|261 forum posts|
My take from all the above interesting discussion - whilst not reading every link - is that perhaps the purpose of the 'special toothpaste' may be to promote the formation of micro-bubbles rather than just bubbles, which then fulfil the function of cavitation and hence cleaning. (what is the pH of this toothpaste ? ) A similar effect, perhaps, to my adding 5ml of dish-washing-liquid in my domestic ultra-sound cleaning tank which apparently lowers the surface tension of the water thus promoting the formation of more numerous, smaller sized bubbles.
|Robin Graham||02/09/2019 01:28:48|
|612 forum posts|
Dave, I thought (before reading MichaelG's credible hypothesis about foaming) that Ruppel's SEM image must be of a solid structure and hydrated silica seemed the best candidate given that it's odd, amorphous stuff. Maybe I should have said 'most' rather than 'only'. Do you see an alternative if the image is of a solid in the toothpaste?
The doggy utrasonic toothpaste is indeed peppermint, which our dogs detest. We also have enzymatic (non-ultrasonic) dog toothpaste which is flavoured with 'poultry extract' - I try not to think too much about that means! Problem is they like it so much that they want to eat the toothbrush.
Sadly I didn't get the opportunity to test the brush on rust today but I did look up ultrasonic derusting in case it was a crazy idea. It seems that it should work - I'll give it a go when I can.
pgk - I reckon you could be onto a winner with your quinoa and goji berry idea. But:
The pet food manufacturer looking for new flavour ideas wasn't keen on my suggestions of Robin with Mouse flavour.
Over my dead body mate.
Edited By Robin Graham on 02/09/2019 01:32:24
Edited By Robin Graham on 02/09/2019 01:37:20
|pgk pgk||02/09/2019 08:25:52|
|1486 forum posts|
The ultimate in recycling?
You're probbaly aware that pelleted dog/cat food is an extruded mix that has the flavour sprayed on at the end of the process. They call that flavour 'digest' and while one hopes it's steam produced and analagous to boiling up a chicken carcase (or whatever) for soup then i guess the best that can be said is that its no worse than a turkey twizzler.
As another light hearted but true comment: we were given trial cans of venison cat-food which was actually god stuff asa novel protein for possible allergy cases. As usual we got sent an awful lot of cans to give away early December. I put a sign up "Feed your cat Rudolf for Christmas"
|mark costello 1||02/09/2019 17:17:00|
548 forum posts
I always thought "mouse in a can" would be a viable idea.
|Michael Gilligan||11/11/2019 20:17:29|
14244 forum posts
Resurrecting this thread:
About 17 minutes into this: **LINK**
The Secret Life of Waves: www.bbc.co.uk/iplayer/episode/b00y5jhx
there is a short piece at University of Southampton, which may be relevant.
|Robin Graham||12/11/2019 23:03:40|
|612 forum posts|
Thanks for that Michael - interesting stuff. Keen as I was I didn't do my 'rust removal with an ultrasonic toothbrush' experiment because on reflection I thought domestic disharmony might ensue. It turned out that dog had a rotten tooth which has now dropped out - whether by nature or with the assistance of ultrasound I don't know. The animal is now chomping happily and the toothbrush has become redundant - it'll find it's way to my workshop I expect. In due course.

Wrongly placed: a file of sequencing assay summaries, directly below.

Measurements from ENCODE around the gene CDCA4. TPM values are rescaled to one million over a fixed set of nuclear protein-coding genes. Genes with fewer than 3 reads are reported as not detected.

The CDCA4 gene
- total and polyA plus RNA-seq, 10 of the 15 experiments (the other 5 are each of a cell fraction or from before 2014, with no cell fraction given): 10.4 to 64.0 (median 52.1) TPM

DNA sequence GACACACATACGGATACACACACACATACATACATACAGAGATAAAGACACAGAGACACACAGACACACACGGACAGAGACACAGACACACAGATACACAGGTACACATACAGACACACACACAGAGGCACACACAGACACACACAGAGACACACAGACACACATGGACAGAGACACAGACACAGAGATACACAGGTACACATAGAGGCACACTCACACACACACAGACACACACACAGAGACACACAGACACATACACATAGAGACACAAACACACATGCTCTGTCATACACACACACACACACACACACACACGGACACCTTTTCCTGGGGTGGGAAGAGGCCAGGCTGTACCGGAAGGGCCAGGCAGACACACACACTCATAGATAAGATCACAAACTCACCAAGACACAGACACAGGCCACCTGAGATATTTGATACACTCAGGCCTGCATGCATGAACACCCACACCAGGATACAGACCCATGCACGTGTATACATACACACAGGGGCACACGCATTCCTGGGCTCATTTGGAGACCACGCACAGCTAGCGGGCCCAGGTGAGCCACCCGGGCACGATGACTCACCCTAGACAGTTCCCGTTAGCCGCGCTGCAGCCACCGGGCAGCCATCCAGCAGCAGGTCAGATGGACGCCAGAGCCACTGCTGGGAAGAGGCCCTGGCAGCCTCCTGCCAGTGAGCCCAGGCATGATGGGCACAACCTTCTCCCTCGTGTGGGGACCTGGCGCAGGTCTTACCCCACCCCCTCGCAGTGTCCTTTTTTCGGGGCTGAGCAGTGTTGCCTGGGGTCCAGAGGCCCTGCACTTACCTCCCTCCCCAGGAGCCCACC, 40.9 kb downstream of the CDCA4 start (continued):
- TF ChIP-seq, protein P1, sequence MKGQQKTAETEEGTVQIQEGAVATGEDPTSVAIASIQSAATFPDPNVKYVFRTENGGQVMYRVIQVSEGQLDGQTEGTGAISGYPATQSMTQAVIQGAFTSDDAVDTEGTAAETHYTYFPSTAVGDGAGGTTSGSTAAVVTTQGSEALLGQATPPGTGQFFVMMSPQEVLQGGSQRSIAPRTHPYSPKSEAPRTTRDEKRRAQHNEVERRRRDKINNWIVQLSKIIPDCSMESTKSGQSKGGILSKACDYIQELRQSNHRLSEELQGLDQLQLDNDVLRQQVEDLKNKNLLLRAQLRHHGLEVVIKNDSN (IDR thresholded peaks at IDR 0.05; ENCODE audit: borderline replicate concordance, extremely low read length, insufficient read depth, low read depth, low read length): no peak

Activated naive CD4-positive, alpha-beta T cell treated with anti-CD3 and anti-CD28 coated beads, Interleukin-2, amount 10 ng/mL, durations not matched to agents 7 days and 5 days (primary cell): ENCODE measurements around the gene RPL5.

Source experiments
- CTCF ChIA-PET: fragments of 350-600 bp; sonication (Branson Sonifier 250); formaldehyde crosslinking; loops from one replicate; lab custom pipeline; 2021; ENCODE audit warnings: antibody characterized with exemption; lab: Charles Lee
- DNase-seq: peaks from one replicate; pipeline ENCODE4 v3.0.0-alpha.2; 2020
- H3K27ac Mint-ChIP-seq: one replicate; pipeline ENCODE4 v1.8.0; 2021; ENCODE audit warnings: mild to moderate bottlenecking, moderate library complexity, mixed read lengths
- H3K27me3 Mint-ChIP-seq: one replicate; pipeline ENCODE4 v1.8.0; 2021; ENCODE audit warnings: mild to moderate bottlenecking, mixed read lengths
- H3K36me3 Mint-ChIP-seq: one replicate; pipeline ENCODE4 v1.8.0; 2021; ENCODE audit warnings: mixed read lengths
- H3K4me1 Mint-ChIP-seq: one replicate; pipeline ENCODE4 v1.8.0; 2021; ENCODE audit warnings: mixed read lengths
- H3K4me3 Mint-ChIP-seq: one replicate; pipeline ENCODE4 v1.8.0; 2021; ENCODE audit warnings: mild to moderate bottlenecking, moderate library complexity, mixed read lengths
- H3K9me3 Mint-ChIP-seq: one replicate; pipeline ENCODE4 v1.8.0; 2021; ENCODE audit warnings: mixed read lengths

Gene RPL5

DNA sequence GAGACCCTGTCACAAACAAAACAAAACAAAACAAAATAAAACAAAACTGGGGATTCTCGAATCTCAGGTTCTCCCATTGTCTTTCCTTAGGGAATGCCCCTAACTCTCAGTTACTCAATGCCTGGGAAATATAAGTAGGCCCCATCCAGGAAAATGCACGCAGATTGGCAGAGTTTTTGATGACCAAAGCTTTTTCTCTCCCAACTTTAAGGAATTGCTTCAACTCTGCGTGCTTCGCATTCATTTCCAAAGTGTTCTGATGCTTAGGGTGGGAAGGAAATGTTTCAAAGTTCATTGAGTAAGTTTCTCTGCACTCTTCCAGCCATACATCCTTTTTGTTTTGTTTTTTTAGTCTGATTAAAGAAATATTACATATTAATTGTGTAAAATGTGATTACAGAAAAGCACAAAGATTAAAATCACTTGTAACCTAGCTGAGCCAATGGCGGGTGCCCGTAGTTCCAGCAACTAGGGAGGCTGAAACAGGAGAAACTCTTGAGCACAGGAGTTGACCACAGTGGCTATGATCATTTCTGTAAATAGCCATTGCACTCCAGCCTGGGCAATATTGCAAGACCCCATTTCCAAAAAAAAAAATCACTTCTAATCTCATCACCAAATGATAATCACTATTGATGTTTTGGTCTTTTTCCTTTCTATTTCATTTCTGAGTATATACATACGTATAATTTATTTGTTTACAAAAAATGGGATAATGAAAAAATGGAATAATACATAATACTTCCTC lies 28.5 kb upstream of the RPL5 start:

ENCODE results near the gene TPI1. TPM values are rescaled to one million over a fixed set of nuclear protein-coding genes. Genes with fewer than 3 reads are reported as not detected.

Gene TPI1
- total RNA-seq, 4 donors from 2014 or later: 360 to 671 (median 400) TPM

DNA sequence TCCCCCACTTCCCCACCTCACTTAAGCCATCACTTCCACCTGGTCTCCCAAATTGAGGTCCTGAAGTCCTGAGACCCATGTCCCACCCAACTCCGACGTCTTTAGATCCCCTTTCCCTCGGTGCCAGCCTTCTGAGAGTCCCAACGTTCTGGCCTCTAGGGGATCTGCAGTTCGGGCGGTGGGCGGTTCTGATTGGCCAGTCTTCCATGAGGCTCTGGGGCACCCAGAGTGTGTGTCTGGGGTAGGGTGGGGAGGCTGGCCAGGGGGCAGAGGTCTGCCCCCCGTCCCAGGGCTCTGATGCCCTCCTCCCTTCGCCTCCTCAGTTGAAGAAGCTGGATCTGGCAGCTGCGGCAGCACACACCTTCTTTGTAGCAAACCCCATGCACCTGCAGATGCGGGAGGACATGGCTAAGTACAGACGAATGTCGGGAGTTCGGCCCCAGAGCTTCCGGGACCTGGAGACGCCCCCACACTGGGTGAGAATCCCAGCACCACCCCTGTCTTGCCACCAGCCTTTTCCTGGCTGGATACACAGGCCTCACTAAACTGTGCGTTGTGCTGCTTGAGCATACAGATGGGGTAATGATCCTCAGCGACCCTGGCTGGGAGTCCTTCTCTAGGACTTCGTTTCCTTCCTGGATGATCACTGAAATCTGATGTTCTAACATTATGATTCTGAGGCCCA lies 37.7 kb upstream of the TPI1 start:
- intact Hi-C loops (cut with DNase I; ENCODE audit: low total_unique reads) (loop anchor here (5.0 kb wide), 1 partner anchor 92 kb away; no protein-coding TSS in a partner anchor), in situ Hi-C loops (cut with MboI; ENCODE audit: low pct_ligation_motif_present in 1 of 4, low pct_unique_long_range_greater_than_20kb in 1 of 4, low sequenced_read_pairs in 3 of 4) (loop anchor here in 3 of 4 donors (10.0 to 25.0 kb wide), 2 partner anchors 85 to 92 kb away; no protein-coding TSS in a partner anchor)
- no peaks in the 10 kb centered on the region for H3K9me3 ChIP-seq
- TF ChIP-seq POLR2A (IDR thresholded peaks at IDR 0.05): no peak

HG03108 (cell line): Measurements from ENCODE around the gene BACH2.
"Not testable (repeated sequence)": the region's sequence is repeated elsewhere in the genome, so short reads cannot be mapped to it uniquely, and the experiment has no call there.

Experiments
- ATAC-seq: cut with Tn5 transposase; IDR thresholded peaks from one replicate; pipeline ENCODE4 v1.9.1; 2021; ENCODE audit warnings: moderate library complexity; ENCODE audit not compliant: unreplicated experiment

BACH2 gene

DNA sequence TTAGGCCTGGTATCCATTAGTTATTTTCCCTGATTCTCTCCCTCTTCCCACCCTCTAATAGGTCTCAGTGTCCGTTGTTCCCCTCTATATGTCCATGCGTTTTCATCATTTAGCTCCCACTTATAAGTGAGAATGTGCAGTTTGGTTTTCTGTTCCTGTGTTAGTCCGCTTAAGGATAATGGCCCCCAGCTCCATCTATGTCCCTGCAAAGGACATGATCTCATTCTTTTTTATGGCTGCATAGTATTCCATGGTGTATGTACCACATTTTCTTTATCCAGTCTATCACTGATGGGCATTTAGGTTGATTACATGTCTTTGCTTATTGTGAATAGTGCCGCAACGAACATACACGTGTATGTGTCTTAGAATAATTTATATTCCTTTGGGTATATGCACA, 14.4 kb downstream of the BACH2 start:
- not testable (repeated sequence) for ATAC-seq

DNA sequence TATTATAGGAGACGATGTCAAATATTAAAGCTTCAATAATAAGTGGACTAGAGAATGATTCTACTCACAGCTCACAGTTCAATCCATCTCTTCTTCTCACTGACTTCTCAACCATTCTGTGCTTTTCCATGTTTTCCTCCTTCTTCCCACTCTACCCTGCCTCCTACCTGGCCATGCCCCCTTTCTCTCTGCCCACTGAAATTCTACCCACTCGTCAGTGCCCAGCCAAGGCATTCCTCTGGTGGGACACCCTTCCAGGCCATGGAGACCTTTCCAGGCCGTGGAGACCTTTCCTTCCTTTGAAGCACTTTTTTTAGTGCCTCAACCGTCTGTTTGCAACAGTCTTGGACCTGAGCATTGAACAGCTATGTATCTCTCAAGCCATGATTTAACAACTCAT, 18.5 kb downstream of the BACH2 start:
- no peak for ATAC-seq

|Howard Lewis||14/11/2019 19:53:06|
|2440 forum posts|
Probably throwing the thread somewhat off topic, the implosion of bubbles can be quite damaging, or effective, depending on the context..
The manufacturers of engines with wet cylinder liners had problems with what was called "waterside attack". This caused the cylinder liner to become porous, allowing coolant to make its way into the sump, via the microscopic holes in the liners. The problem was that as the piston reversed direction at top and bottom of the stroke, the skirt slapped the wall. This caused the coolant to cavitate, presumably because of minute deflections of the liner. When the resulting cavitation bubble imploded, it knocked the ferrite out of the liner.
One solution was to move the gudgeon pin off the centreline of the bore, to reduce the slap. Others chromium plated the liners, but ultimately the cavitation still made its way to the liner!
So US should be a good way to clean Fido's teeth, as long as not overdone. Possibly, water would be an effective conveyor of the US pulse, since this basically the main constituent of some US cleaning baths.
Give a product a fancy name and you can sell it for a vastly inflated price.
Or am I a cynic?
Please login to post a reply.
Want the latest issue of Model Engineer or Model Engineers' Workshop? Use our magazine locator links to find your nearest stockist!
You can contact us by phone, mail or email about the magazines including becoming a contributor, submitting reader's letters or making queries about articles. You can also get in touch about this website, advertising or other general issues.
Click THIS LINK for full contact details.
For subscription issues please see THIS LINK.